During and after the Falklands conflict in 1982-3, Waikato deployed to the Armilla patrol to help free up British ships for deployment. Waikato alternated with HMNZS Canterbury on these duties, the frigates visiting Colombo, Karachi, Mauritius, Zanzibar, Port Sudan, Muscat, Oman and Diego Garcia on what was officially known as the Indian Ocean Patrol.
During July and August 1990, Waikato was involved in Operation BIGTALK, an intervention that was a direct result of the ongoing civil conflict in and around Bougainville. The New Zealand government was tasked with deploying its naval resources to negotiate a peace accord between the two warring factions, the resulting document is now known as the Endeavour accord. The ships deployed to this incident were the frigates Waikato and HMNZS Wellington and the supply vessel HMNZS Endeavour. Although the naval forces were not engaged during the operation, due to the intense fighting and civil unrest there was serious potential for insurgent attacks on New Zealand naval forces. Citations were issued to the crews to acknowledge their contribution, 24 years after this operation ex-service personnel are still petitioning their government for recognition.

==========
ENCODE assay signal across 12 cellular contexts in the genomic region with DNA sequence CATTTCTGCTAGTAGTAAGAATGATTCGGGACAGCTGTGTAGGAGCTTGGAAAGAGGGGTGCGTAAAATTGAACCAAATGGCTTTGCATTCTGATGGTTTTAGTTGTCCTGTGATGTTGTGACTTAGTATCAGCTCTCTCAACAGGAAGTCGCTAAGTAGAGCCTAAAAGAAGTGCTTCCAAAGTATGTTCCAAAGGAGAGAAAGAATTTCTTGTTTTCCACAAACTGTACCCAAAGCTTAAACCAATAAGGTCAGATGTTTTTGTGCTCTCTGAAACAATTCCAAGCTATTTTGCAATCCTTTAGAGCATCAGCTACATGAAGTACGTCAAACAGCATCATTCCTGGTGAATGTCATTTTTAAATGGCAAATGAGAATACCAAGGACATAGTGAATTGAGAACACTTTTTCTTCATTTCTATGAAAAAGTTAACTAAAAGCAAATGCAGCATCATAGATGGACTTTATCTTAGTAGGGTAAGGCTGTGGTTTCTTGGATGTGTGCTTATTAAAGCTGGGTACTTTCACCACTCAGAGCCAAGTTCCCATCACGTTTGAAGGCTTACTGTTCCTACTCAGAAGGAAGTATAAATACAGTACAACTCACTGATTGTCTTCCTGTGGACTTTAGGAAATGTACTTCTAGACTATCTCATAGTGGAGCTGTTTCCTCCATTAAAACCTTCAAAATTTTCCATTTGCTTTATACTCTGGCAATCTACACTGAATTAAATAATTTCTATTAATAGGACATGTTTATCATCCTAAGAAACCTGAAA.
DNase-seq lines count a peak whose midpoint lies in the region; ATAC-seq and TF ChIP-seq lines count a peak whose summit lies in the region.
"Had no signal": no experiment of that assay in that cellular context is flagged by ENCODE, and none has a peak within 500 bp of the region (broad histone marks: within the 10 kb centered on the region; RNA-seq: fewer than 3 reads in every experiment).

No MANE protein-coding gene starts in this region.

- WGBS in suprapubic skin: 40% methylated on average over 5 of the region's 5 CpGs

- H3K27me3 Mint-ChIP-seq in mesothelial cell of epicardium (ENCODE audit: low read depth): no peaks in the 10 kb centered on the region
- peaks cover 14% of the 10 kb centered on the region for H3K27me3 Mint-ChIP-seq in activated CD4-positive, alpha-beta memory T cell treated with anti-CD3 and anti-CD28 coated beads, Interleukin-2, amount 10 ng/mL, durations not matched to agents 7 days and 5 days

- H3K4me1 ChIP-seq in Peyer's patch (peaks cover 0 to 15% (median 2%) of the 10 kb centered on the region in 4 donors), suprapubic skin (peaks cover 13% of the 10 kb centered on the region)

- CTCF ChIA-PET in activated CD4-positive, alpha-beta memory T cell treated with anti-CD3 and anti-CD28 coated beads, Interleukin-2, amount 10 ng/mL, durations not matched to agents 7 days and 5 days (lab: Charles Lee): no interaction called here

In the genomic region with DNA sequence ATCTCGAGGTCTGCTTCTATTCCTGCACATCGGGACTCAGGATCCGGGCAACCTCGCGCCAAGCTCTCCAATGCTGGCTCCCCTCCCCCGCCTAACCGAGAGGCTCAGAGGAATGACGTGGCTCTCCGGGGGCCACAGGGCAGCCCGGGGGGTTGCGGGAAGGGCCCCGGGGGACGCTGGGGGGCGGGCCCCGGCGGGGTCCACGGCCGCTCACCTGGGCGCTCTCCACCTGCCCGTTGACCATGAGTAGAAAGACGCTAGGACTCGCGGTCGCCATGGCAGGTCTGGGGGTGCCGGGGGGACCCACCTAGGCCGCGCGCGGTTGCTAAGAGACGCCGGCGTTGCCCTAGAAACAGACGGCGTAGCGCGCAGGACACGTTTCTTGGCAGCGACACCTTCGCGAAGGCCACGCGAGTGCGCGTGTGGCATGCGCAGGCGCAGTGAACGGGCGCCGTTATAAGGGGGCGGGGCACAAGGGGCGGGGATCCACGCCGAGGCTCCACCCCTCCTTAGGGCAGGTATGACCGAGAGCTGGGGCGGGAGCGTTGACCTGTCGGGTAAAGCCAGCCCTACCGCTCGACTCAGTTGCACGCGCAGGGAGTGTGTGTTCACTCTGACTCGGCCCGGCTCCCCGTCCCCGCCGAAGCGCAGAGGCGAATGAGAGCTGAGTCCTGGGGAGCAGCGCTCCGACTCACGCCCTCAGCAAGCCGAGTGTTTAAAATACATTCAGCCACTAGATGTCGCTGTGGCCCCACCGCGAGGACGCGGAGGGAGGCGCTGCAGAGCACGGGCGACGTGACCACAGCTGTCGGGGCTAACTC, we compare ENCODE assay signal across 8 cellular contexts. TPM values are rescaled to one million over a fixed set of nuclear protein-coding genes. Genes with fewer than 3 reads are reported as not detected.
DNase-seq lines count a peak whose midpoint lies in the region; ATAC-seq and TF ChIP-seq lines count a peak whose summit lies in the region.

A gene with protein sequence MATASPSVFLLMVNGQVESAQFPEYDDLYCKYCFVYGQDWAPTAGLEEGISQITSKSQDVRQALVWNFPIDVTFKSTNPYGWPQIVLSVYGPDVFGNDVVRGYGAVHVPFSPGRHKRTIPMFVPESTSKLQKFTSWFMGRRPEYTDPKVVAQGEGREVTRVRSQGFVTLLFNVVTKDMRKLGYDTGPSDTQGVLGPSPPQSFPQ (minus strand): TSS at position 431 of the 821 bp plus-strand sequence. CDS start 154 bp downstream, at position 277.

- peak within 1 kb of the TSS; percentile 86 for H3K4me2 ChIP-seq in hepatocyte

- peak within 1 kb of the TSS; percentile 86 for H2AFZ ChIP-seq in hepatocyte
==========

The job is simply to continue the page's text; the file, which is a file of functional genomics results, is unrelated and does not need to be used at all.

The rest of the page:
HMNZS Waikato was decommissioned from the Royal New Zealand Navy in 1998 and sold by the government for $1. She was stripped in the Northland port of Opua and sunk off the coast of Tutukaka on 18 December 2000 as an artificial reef. In 2002, the sunken Waikato's bow was separated from the rest of the ship in heavy weather.
- NZ Naval Board Report 1963
- NZ Naval Board Reports 1962 & 1963
- Captain John Moore. Jane's Naval Review 1982-3. Janes. London (1982) and (ed) Jane's Fighting Ship 1983-84. Jane's, London (1983)
- During the Falklands War, the Argentine submarine San Luis, could hear the gas-turbine powered Type 22 frigates, but not the steam-powered Yarmouth.
- J F Schink & C.Cameron. Learning from Experience. Lessons from Australia's Collins Subs. Rand Corporation.(2011) St Monica. USA.
- NZ Navy Report to Defence Council 1979
- Refer to Janes FS 1981-2 for cf refit costs.
- R. Gardiner. Conways All the Worlds Fighting Ships 1947-1982. Part 1: Western Powers. Conway Maritime Press. London (1983) ,p 84
- Waikato Proceedings, 5 Feb 1979, National Archives, Wellington, NZ.
- NZ Naval Report to Defence Council 1979 and I. Bradley, Don't Rock the Boat (2004)
- David Brown. The RN & Falklands. 1987, p329
- NZ Naval Report to the Defence Council 1983
- NZ Naval Report to the Defence Council 1983
- NZ Naval Report to Defence Council 1983
- Official website HMNZS Waikato Association (accessed 2014-01-27)